The underlying irony of all this is that while singing its plaudits and empowering the army, Lebanon’s political class (including Hezbollah) proclaim the need for the army to play a central role in defending the nation against external threats (read: Israel). What these accolades overlook, however, is that the army is never permitted to reform, lest it actually evolve into an institution that isn’t used by both the West and Lebanon’s political class for their own purposes.

Core to the army’s challenges is the scant transparency and oversight mechanism for its finances. In recent years, several corruption scandals have implicated senior army personnel. Transparency International has deemed Lebanon’s defence institutions at “very high” corruption risk.

The military bodies that try corruption cases – such as the Defence Committee to Combat Corruption and Military Capacity Development Office – suffer from the same opaqueness they were created to address.

The 2017 Public Annual Finance Review – the last published – provides no breakdown of the defence budget, while off-budget military spending is rampant. Meanwhile, no long-term parliamentary oversight exists for LAF spending, policies, or decisions. In total, some 70 per cent of defence spending goes to salaries and benefits, though skewed to favour the top. In 2021, there were as many as 400 general-grade officers serving, where official command structure mandates call for only 160.

These positions include large salaries and many perks, including private vehicles and attendants. And Lebanon’s politicians have an interest in keeping it this way. Sectarian patronage networks facilitate similar bloat throughout the LAF officer corps and general cadres. Appointments and promotions are highly politicised, with sectarian affiliations often coming before merit, entrenching external political loyalties in the top-heavy command structure. Decision-making responsiveness and effectiveness consequently suffer.

These dynamics have been laid bare since the 2019 economic collapse when the average value of a soldier’s take-home earnings fell from $800 pre-crisis to some $50 by 2023, forcing many to seek secondary employment and even consider desertion. In February, Lebanon’s Minister of Defence, Maurice Sleem, blamed LAF troops’ lack of combat readiness on the demoralising effect of low salaries.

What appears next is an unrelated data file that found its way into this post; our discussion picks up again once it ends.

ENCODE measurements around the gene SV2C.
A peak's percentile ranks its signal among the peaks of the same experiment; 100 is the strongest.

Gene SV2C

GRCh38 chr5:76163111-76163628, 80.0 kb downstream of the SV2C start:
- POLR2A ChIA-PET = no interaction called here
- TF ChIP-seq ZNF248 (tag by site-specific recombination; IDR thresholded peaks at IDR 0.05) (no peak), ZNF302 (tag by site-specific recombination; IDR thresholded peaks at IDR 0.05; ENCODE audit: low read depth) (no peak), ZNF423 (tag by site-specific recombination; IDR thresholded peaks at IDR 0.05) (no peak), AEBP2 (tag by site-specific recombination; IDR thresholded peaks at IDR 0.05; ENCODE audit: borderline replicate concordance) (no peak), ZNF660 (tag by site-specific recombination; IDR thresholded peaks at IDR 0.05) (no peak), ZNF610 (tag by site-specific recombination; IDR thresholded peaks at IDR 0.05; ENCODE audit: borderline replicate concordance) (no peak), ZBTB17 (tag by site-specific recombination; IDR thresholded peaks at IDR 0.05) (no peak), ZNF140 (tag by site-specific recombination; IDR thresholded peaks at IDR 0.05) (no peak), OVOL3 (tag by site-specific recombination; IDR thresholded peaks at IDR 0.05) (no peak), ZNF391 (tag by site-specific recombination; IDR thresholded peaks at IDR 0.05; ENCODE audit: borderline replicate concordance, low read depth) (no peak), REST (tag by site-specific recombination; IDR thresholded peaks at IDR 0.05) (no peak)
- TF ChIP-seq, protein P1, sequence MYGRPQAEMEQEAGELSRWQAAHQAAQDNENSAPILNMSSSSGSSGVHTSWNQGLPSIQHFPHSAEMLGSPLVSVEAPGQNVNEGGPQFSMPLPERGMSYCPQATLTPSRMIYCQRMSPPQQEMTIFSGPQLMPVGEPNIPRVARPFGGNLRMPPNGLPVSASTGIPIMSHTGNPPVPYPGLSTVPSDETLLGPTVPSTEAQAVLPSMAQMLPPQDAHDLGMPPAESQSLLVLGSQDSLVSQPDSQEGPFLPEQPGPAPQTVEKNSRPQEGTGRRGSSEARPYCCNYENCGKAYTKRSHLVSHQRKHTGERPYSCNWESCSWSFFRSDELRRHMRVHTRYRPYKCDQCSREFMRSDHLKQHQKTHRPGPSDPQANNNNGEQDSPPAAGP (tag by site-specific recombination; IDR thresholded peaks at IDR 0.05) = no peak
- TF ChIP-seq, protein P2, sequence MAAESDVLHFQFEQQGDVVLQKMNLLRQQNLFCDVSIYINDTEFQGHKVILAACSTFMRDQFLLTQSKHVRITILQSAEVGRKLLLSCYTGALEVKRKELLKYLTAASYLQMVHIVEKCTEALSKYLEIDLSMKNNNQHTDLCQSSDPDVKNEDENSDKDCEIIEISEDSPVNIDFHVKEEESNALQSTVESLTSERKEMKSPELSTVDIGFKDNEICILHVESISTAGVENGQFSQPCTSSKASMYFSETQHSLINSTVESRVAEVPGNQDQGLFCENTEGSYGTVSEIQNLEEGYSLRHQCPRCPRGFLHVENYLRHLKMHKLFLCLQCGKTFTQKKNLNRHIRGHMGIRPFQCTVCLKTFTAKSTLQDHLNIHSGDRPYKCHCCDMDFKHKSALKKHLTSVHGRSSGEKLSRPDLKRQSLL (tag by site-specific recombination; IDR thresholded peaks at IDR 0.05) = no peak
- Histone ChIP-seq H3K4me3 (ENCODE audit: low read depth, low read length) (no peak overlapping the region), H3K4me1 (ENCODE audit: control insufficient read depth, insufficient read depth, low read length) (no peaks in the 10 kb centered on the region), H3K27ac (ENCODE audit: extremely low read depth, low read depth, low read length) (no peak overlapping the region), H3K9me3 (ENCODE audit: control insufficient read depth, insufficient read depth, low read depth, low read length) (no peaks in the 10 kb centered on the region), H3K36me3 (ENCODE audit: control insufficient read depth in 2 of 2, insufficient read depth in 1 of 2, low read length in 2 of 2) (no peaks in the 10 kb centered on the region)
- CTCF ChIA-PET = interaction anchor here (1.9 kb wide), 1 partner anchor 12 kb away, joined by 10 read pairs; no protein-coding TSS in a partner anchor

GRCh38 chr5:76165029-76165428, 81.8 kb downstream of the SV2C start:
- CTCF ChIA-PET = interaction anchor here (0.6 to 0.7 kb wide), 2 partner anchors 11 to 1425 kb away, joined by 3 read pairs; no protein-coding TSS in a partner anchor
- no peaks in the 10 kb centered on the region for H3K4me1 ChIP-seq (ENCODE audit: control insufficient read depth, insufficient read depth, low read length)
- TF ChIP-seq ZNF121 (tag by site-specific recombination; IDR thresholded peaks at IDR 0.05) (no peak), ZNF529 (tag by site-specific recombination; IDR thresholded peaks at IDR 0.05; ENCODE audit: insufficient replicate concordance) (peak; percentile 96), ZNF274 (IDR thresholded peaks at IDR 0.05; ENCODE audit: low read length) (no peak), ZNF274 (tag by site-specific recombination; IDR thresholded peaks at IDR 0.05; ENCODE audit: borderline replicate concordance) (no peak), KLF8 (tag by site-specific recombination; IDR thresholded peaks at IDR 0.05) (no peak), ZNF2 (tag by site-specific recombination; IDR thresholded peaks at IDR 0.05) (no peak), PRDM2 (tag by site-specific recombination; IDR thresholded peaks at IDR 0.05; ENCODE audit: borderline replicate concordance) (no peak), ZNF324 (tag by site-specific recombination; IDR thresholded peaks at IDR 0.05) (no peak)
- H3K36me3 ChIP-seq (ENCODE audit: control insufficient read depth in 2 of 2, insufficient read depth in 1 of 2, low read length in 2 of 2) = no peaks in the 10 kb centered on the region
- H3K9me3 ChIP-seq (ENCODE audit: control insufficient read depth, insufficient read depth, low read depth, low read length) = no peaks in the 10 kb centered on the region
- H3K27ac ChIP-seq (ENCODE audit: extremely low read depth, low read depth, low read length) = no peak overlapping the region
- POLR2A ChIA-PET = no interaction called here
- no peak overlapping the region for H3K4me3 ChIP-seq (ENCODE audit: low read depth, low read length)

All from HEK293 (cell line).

It is this context in which western funding, and unused leverage needs to be understood, especially in light of plans to see the LAF assume greater control over the south of Lebanon. Western aid started to flow to the LAF in earnest following the 2006 Lebanon War. Subsequent aid to the LAF was part of a US strategy to incrementally offset Hezbollah’s military power and, by proxy, mitigate Iran’s regional influence.

Along with that of other western donors, this financial aid, supplied with few conditions or oversight, has led the LAF to continue dysfunctionally, while parts of its budget dissolve into patronage appointments and officer perks, perpetuating its incapacity.

For the army to truly be able to fulfil its national security responsibilities, multifaceted financial accountability measures are needed. These involve comprehensive audits, increased oversight, and legal and institutional reforms. A review and reform of the sectarian-based recruitment and promotion process, from entry-level soldiers to the officer corps, is key to gradually mitigating its abuse.

Parliamentary scrutiny of LAF processes must be normalised, military courts should try members of the military, not the public. Hiring freezes and early retirement programmes should be implemented to gradually reduce payroll bloat.

Without such reforms, there will come a day when the voices looking to defund the LAF will become louder and more salient. Without the LAF, Lebanon would truly lose its last nationally respected institution, not to mention all the security apparatus that provides internal security to the Lebanese.

Instead of letting this happen, Washington and its western allies should first be advocating for the reforms necessary to make the army a nimble and able national security institution. It’s time for Washington, and those who want an LAF that is fit for duty, to put their mouth where their money already is.

Published: April 30, 2024, 4:00 AM